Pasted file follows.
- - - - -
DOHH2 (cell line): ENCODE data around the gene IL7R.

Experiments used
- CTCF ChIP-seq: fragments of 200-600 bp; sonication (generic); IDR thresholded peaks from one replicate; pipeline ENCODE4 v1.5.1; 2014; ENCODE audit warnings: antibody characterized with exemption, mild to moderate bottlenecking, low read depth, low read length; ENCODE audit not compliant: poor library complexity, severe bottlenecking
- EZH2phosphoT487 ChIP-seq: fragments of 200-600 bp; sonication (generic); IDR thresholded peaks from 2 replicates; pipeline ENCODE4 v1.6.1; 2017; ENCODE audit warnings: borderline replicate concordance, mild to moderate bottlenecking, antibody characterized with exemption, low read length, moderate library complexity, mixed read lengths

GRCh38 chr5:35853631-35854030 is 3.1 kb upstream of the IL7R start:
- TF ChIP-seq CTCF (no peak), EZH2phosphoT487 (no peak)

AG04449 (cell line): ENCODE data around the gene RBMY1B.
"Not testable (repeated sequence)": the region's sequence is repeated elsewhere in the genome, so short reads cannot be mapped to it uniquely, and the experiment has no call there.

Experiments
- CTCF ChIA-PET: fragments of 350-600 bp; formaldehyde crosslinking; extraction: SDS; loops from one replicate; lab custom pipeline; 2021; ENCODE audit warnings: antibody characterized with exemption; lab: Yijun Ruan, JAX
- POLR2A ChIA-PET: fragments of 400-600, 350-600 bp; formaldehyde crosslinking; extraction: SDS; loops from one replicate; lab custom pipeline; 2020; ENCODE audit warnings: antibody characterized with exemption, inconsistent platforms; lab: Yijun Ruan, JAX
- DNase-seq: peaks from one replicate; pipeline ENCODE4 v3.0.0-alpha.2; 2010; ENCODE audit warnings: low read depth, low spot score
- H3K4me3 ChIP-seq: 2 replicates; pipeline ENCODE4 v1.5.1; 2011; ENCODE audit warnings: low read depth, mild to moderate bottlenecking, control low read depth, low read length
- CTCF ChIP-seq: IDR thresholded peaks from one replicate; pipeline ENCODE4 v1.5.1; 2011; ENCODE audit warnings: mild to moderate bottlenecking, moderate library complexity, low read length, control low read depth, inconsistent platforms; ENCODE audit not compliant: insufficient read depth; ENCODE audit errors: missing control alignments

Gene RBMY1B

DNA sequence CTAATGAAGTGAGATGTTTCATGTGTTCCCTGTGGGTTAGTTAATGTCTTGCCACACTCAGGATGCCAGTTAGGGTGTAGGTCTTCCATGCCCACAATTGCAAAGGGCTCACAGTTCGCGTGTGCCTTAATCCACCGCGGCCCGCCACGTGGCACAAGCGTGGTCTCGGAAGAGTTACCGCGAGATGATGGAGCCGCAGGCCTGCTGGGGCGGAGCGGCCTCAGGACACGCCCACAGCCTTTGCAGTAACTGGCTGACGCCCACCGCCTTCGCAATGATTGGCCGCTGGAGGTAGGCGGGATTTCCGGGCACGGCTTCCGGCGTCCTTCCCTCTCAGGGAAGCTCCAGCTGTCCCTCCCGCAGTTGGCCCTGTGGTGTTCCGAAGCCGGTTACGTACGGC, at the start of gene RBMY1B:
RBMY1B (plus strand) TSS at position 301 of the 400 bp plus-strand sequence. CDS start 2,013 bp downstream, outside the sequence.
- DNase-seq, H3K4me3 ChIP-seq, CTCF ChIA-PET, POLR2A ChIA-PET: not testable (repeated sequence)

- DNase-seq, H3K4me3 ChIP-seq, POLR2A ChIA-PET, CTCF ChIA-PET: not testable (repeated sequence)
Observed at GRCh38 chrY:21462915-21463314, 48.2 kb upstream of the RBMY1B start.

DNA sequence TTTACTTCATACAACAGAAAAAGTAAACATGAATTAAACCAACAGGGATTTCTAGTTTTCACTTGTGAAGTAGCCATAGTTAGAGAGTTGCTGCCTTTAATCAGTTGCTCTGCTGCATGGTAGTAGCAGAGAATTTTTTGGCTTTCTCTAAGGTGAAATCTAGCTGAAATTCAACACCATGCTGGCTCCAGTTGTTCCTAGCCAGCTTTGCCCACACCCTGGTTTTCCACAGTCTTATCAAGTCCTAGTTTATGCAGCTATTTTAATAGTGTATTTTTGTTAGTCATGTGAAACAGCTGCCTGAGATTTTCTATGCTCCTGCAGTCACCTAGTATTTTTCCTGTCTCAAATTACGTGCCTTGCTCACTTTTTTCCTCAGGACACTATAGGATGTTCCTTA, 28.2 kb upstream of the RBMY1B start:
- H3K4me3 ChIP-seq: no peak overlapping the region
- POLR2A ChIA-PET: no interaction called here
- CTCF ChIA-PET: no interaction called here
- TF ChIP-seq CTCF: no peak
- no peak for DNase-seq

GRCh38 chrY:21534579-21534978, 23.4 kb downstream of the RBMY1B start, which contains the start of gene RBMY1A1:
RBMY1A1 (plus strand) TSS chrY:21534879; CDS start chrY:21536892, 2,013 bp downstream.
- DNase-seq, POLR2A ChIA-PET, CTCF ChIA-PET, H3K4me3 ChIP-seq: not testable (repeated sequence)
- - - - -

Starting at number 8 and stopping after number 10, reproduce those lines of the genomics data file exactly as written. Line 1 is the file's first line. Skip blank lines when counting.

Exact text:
"Not testable (repeated sequence)": the region's sequence is repeated elsewhere in the genome, so short reads cannot be mapped to it uniquely, and the experiment has no call there.

Experiments
- CTCF ChIA-PET: fragments of 350-600 bp; formaldehyde crosslinking; extraction: SDS; loops from one replicate; lab custom pipeline; 2021; ENCODE audit warnings: antibody characterized with exemption; lab: Yijun Ruan, JAX